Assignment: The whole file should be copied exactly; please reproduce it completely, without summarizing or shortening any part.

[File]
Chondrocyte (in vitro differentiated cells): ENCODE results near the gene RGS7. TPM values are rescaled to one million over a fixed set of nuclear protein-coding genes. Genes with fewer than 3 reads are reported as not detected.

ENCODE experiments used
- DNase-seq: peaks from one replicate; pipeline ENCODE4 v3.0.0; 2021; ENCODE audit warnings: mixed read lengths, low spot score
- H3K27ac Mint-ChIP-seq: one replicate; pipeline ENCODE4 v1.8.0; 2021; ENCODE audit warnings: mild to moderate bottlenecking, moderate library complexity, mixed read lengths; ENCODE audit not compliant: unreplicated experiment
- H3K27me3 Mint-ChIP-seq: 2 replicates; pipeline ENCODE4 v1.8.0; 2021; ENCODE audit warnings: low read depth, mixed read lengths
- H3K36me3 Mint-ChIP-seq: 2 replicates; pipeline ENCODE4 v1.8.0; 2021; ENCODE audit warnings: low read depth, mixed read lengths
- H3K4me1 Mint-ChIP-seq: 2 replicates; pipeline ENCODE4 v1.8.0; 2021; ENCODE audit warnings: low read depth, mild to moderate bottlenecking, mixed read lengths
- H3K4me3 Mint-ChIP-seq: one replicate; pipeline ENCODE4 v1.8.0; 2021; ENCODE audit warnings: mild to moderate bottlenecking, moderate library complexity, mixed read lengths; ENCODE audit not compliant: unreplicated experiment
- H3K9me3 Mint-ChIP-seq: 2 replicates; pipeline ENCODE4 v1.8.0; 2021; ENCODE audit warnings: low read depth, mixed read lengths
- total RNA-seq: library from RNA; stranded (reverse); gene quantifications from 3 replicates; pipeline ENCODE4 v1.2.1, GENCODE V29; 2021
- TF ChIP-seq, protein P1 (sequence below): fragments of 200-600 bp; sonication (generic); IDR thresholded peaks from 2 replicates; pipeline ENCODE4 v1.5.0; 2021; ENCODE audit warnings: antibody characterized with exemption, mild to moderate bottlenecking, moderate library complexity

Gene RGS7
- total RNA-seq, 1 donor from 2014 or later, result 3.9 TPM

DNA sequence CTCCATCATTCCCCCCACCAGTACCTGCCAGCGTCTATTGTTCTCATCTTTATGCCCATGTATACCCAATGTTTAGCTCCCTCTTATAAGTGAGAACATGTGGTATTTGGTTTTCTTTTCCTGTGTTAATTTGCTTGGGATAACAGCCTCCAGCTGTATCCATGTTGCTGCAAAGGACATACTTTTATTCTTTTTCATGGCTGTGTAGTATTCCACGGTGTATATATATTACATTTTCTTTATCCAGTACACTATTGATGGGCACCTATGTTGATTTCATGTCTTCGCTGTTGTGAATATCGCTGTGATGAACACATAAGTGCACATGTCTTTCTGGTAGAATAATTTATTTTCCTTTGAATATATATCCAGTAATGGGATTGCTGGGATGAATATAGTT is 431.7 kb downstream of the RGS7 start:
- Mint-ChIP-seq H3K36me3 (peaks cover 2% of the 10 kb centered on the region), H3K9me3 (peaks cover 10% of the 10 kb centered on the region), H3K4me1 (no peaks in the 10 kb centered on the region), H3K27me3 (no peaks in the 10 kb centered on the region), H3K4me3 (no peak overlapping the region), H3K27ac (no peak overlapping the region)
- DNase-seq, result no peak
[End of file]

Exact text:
Chondrocyte (in vitro differentiated cells): ENCODE results near the gene RGS7. TPM values are rescaled to one million over a fixed set of nuclear protein-coding genes. Genes with fewer than 3 reads are reported as not detected.

ENCODE experiments used
- DNase-seq: peaks from one replicate; pipeline ENCODE4 v3.0.0; 2021; ENCODE audit warnings: mixed read lengths, low spot score
- H3K27ac Mint-ChIP-seq: one replicate; pipeline ENCODE4 v1.8.0; 2021; ENCODE audit warnings: mild to moderate bottlenecking, moderate library complexity, mixed read lengths; ENCODE audit not compliant: unreplicated experiment
- H3K27me3 Mint-ChIP-seq: 2 replicates; pipeline ENCODE4 v1.8.0; 2021; ENCODE audit warnings: low read depth, mixed read lengths
- H3K36me3 Mint-ChIP-seq: 2 replicates; pipeline ENCODE4 v1.8.0; 2021; ENCODE audit warnings: low read depth, mixed read lengths
- H3K4me1 Mint-ChIP-seq: 2 replicates; pipeline ENCODE4 v1.8.0; 2021; ENCODE audit warnings: low read depth, mild to moderate bottlenecking, mixed read lengths
- H3K4me3 Mint-ChIP-seq: one replicate; pipeline ENCODE4 v1.8.0; 2021; ENCODE audit warnings: mild to moderate bottlenecking, moderate library complexity, mixed read lengths; ENCODE audit not compliant: unreplicated experiment
- H3K9me3 Mint-ChIP-seq: 2 replicates; pipeline ENCODE4 v1.8.0; 2021; ENCODE audit warnings: low read depth, mixed read lengths
- total RNA-seq: library from RNA; stranded (reverse); gene quantifications from 3 replicates; pipeline ENCODE4 v1.2.1, GENCODE V29; 2021
- TF ChIP-seq, protein P1 (sequence below): fragments of 200-600 bp; sonication (generic); IDR thresholded peaks from 2 replicates; pipeline ENCODE4 v1.5.0; 2021; ENCODE audit warnings: antibody characterized with exemption, mild to moderate bottlenecking, moderate library complexity

Gene RGS7
- total RNA-seq, 1 donor from 2014 or later, result 3.9 TPM

DNA sequence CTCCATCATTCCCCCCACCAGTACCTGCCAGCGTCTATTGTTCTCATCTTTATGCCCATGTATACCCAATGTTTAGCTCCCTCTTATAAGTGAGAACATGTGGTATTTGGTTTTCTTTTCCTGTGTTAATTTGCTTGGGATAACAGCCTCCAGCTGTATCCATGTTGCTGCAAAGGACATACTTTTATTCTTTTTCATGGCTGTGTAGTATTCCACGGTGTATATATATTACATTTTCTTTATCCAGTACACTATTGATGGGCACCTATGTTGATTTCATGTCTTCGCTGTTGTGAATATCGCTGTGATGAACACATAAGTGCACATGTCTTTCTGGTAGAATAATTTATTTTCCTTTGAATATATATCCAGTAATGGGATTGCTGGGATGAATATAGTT is 431.7 kb downstream of the RGS7 start:
- Mint-ChIP-seq H3K36me3 (peaks cover 2% of the 10 kb centered on the region), H3K9me3 (peaks cover 10% of the 10 kb centered on the region), H3K4me1 (no peaks in the 10 kb centered on the region), H3K27me3 (no peaks in the 10 kb centered on the region), H3K4me3 (no peak overlapping the region), H3K27ac (no peak overlapping the region)
- DNase-seq, result no peak